Our Bodies: A Source of Wonder
“A mother who radiates self-love and self-acceptance actually vaccinates her daughter against low self-esteem.” – Naomi Wolf
I have read this quote before, thinking it was a lovely notion, but I didn’t really understand the truth of the message until I experienced The Body Positive leadership training at the end of September. I was not really sure what exactly I was getting myself into but I had seen the book ‘Embody’ written by Connie Sobczak and I was curious enough to sign myself up. Notice that I used the word ‘seen’ in reference to Connie’s book … I hadn’t actually read it. I had thought about reading it. I had even downloaded a sample to my iPad and scanned the first few pages. Yet, committing to reading a book that on its cover stated, “learning to love your unique body (and quiet that critical voice!)” seemed to be enough to awaken that critical voice in my own head. While I know I’m not the only person to have that voice that tells you you’re not worthy enough/pretty enough/good enough (… I could go on but I think you get it) my voice seemed to have more control than the other people I compared myself to. Was it even possible to challenge and change those beliefs that have been with me for as long as I can remember? And once I opened that door, what happens if I want to close it? Hence the book stayed as a sample on my iPad for a while.
After signing up for the training that voice was back, telling me all of the reasons why the training was a bad idea. And once, or twice, the thought had crossed my mind to back out. How could I talk to others about having a loving relationship with their own body when I did just about everything in my power to avoid loving mine? To say the word ‘hypocrite’ was tossed around in my brain a few hundred times is not really an exaggeration. And if my critical voice seems to be speaking the “truth” who am I to challenge it? The “truth” of my critical voice that I clung to was about to be tested.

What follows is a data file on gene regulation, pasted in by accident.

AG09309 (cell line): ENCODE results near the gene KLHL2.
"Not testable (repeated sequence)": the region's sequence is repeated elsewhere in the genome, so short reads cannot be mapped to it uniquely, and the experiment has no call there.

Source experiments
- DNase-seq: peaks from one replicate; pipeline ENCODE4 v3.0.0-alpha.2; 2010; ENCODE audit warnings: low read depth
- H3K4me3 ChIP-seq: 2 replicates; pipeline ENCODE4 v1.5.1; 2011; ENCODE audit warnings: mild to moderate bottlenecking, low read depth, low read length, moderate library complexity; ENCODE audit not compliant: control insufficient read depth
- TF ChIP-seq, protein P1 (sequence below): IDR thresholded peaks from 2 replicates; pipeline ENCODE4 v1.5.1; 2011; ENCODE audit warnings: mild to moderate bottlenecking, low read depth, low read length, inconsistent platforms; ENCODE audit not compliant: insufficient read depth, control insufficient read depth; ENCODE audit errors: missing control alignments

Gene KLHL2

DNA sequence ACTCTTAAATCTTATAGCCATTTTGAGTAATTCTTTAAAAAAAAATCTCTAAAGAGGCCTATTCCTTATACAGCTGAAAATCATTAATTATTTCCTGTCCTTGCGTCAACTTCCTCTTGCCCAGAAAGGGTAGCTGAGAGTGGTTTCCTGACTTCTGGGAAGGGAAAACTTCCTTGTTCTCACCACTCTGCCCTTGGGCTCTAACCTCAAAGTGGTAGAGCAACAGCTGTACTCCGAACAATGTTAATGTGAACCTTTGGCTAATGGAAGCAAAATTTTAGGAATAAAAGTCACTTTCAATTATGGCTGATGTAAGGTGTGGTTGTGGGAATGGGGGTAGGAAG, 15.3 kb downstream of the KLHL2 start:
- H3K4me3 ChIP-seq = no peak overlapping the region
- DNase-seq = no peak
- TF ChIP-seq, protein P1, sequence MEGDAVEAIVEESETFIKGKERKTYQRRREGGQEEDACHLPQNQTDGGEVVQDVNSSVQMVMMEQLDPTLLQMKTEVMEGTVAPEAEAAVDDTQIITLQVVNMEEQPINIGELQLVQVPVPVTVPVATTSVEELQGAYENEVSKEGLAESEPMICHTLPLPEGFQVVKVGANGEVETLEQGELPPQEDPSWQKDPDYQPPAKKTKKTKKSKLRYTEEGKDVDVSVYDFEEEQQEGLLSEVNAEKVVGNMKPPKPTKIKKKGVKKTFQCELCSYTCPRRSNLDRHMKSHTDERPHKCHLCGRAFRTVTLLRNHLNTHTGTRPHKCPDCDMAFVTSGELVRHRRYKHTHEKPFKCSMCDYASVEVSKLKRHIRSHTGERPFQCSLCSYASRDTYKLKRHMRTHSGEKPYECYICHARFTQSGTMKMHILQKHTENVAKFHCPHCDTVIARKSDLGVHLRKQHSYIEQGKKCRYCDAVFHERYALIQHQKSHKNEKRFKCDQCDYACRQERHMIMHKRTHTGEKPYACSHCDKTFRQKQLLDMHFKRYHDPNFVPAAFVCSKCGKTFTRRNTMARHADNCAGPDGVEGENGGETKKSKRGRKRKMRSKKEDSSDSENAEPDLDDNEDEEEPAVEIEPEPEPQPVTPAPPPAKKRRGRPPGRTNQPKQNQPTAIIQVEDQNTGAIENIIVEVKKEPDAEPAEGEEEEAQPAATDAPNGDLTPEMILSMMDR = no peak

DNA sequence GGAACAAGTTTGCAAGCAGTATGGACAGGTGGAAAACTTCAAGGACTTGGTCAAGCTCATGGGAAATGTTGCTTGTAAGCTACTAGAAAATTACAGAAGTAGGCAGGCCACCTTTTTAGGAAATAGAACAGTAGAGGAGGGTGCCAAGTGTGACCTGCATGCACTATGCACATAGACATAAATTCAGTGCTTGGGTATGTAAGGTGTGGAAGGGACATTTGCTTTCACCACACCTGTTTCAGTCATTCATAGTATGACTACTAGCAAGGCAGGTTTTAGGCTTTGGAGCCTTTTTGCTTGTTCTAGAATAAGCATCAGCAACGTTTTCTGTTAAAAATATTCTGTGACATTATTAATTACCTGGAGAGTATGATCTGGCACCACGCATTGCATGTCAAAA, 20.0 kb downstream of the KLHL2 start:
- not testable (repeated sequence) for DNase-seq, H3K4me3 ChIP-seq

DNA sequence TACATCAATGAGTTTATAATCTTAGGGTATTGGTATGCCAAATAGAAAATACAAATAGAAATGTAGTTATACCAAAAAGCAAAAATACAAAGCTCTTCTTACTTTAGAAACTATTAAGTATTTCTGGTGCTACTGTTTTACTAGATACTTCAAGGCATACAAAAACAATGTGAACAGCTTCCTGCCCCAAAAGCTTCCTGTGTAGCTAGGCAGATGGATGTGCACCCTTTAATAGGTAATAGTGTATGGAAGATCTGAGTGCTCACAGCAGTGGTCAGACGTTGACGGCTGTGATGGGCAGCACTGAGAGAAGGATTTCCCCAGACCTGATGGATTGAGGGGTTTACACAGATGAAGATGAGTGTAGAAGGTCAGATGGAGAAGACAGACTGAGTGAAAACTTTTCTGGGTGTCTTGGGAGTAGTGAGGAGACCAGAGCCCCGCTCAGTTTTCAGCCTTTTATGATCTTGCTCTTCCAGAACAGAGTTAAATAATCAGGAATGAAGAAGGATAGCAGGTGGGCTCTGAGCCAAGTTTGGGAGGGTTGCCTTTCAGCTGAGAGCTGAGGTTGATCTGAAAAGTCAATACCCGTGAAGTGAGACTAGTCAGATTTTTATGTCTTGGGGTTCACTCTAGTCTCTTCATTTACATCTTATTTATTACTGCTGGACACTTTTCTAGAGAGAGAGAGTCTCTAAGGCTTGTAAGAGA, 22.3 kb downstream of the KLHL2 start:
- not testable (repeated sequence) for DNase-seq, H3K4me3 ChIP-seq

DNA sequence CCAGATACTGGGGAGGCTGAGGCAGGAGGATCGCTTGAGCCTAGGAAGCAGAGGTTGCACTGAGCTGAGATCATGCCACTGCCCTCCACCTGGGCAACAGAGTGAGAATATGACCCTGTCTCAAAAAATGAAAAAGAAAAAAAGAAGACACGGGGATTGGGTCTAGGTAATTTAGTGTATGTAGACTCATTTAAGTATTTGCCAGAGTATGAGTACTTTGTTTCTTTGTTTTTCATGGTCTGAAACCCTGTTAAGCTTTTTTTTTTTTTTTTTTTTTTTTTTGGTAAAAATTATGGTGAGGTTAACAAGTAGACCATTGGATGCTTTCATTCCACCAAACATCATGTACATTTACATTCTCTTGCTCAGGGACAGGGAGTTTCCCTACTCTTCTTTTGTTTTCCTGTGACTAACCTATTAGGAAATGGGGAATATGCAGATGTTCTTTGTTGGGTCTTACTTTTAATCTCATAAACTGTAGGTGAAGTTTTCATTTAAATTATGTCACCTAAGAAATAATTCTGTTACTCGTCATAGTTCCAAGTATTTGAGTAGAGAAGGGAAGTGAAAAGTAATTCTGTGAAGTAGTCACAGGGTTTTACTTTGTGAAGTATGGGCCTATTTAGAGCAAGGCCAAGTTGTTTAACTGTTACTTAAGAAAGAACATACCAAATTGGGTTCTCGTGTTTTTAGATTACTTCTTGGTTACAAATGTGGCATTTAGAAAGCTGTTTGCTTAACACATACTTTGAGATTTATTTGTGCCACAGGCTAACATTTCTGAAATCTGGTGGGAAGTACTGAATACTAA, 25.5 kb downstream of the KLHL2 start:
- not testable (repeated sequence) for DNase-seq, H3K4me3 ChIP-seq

My rebellion against my own critical voice led me to a room full of other women who each had their own personal reason for being there. All of us ready to learn about The Body Positive concept and to learn about how we could lead others. Connie was spirited and inspiring, speaking a language of body positivity that I was envious of. (If you ever have the chance to meet her, do it, you won’t regret it!) When she told us about what lay ahead of us that weekend I could feel the emotion welling up inside of me. Connie spoke of a program that helped others develop a peaceful, loving relationship with who they are. One where you acknowledged who you are as an individual not who you are trying to be to fulfill a media stereotype or become the person your teacher/parent/sibling/family member/healthcare provider/or even the random person on the street thought you should be. It sounded amazing and impossible at the same time. How do you embark on a journey of self-discovery and self-love in a culture with ever changing ideals of who you should be and what you should look like? Before the training I had no clue, but the description of the training was shinning brightly like the little piece of hope left in the bottom of Pandora’s Box and for the first time in my life I felt able to embrace the change.